NOAA’s National Weather Service has completed the testing phase for a new 1000-watt NOAA Weather Radio All Hazards transmitter, increasing service to areas that had limited or no coverage along the Virginia and Lower Maryland Eastern Shores. Now life-saving watch and warning services will be available to recreational and commercial mariners navigating the Atlantic coastal waters in this area.
This transmitter will serve Accomack and Northampton Counties in Virginia, including the cities of Wachapreague and Chincoteague. It will also serve Somerset and Worcester Counties in Maryland, including Pocomoke City and the Atlantic coastal waters between Ocean City, Md., and Oyster, Va. The transmitter will broadcast on a frequency of 162.525 MHz, usually Channel 6 on most NOAA Weather Radio receivers.
“NOAA Weather Radio All Hazards is vitally important for both recreational and commercial boaters navigating the Atlantic coastal waters,” said William Sammler, warning coordination meteorologist at the forecast office in Wakefield, Va. “Weather can change quickly and now everyone will be able to keep tuned to the latest forecasts and watches and warnings ? and take appropriate action.”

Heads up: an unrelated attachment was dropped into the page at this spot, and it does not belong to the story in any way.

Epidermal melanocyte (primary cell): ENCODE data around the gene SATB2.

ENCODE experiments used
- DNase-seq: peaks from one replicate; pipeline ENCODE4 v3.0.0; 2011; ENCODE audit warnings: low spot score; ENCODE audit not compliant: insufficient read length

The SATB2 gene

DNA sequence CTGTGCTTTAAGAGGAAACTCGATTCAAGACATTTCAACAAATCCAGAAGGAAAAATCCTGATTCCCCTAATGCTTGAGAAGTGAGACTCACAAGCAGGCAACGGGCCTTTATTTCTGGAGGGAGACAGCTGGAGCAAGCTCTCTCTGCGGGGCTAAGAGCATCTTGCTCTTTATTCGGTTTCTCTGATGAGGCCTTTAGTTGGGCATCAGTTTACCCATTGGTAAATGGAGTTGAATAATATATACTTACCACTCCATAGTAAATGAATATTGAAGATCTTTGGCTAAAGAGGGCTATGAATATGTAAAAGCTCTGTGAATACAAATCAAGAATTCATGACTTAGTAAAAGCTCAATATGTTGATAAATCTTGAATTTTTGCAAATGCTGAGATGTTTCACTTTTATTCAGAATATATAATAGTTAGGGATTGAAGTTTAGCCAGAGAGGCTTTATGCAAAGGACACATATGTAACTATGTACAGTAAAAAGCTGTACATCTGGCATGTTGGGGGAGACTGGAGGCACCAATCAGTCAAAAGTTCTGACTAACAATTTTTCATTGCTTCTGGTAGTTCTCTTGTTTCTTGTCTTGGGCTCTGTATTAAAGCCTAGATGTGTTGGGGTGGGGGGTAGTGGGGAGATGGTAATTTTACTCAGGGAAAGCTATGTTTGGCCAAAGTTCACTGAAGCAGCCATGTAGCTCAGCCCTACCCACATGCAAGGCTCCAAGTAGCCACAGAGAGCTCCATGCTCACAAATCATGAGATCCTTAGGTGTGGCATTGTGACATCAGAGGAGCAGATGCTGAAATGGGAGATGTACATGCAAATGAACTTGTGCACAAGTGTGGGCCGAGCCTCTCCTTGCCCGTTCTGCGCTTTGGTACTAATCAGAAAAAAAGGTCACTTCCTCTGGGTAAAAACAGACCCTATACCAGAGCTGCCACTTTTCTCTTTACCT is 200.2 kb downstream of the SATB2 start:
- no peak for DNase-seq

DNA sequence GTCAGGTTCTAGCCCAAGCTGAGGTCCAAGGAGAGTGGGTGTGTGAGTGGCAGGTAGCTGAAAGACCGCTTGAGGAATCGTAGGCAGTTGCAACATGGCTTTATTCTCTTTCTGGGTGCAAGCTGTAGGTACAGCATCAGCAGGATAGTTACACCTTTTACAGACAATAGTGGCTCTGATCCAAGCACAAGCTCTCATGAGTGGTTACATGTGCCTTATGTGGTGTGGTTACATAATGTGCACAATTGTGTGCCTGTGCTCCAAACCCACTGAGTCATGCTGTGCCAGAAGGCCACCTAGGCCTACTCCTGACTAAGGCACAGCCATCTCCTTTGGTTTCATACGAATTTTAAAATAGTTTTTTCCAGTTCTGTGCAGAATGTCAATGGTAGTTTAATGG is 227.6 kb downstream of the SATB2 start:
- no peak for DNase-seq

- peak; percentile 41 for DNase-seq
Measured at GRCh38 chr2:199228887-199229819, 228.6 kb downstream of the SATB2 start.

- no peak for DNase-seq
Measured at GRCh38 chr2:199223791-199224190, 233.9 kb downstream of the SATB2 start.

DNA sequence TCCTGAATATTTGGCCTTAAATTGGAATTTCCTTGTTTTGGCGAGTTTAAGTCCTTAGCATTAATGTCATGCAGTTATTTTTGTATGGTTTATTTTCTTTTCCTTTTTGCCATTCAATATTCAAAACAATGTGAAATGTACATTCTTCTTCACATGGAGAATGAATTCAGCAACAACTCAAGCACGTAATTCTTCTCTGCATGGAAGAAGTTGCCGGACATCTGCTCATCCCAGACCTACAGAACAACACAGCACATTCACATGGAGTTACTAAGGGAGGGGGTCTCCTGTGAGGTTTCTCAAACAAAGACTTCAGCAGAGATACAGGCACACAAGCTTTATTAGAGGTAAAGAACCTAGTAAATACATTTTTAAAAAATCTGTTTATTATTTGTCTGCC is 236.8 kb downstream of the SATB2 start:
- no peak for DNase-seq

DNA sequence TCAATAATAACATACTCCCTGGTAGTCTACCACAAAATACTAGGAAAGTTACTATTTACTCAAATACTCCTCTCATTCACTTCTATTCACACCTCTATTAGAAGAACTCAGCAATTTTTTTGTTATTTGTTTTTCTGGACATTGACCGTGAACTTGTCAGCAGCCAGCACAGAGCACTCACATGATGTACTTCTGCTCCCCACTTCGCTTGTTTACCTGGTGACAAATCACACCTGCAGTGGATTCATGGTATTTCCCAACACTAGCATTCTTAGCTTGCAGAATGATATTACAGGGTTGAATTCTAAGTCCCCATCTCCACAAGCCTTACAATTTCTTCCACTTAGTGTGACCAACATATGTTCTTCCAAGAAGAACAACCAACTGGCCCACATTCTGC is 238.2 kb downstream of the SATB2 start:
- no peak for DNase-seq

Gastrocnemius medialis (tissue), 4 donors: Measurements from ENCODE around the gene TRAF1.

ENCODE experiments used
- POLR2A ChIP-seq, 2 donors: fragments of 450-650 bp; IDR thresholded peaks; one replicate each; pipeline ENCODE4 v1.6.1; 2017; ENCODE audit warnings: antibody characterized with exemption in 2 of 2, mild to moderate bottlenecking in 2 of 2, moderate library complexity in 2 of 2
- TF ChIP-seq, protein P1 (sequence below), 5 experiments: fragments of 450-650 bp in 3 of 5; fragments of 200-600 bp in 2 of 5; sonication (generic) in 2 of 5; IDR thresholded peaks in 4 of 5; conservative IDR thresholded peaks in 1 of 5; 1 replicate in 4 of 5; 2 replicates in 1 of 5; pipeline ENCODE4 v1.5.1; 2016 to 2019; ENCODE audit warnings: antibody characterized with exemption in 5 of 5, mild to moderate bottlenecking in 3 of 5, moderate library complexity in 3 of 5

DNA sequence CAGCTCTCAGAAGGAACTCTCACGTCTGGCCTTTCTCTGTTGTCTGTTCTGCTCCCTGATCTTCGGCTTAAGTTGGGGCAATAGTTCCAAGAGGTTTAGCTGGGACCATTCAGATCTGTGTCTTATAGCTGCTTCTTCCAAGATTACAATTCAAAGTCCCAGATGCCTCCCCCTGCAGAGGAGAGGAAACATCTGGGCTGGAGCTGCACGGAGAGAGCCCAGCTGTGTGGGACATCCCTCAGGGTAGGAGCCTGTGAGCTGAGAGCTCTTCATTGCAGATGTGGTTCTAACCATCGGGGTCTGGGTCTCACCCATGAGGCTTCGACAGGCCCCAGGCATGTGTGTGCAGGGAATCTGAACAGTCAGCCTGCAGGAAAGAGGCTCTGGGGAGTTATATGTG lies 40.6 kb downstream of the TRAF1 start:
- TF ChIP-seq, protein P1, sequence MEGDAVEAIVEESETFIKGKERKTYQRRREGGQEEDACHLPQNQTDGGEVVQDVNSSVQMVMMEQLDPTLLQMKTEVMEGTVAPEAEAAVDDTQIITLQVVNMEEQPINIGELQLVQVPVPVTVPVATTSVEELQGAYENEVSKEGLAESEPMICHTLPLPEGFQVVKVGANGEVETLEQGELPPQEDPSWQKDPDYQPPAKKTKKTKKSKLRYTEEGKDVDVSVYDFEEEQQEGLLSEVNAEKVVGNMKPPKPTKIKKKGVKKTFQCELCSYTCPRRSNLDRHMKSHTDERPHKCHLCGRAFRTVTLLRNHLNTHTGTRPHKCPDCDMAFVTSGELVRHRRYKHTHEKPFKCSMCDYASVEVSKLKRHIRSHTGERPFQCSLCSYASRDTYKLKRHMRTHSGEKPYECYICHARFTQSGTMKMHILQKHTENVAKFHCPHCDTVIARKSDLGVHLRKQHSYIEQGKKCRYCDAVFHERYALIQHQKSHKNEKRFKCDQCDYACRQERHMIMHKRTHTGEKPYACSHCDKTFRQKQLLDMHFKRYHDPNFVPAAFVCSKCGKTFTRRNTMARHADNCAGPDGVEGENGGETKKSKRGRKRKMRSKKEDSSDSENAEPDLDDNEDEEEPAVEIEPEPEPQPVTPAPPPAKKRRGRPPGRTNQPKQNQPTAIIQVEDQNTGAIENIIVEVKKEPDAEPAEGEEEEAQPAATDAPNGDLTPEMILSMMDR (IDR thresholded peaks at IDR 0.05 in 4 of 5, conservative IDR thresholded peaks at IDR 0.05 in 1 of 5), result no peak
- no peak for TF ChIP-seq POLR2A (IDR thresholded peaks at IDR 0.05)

The new transmitter is located in Mappsville, Va., on a tower owned by Accomack County. Funding for the transmitter was secured by the Virginia Department of Emergency Management using a $59,900 grant from the U.S. Department of Agriculture (USDA) Rural Utilities Service, and $16,640 from the Department of Homeland Security’s Emergency Management Performance Grant. USDA has awarded 99 grants from its Weather Radio Transmitter Grant Program to extend the coverage of NOAA Weather Radio into rural America.
source: National Weather Service
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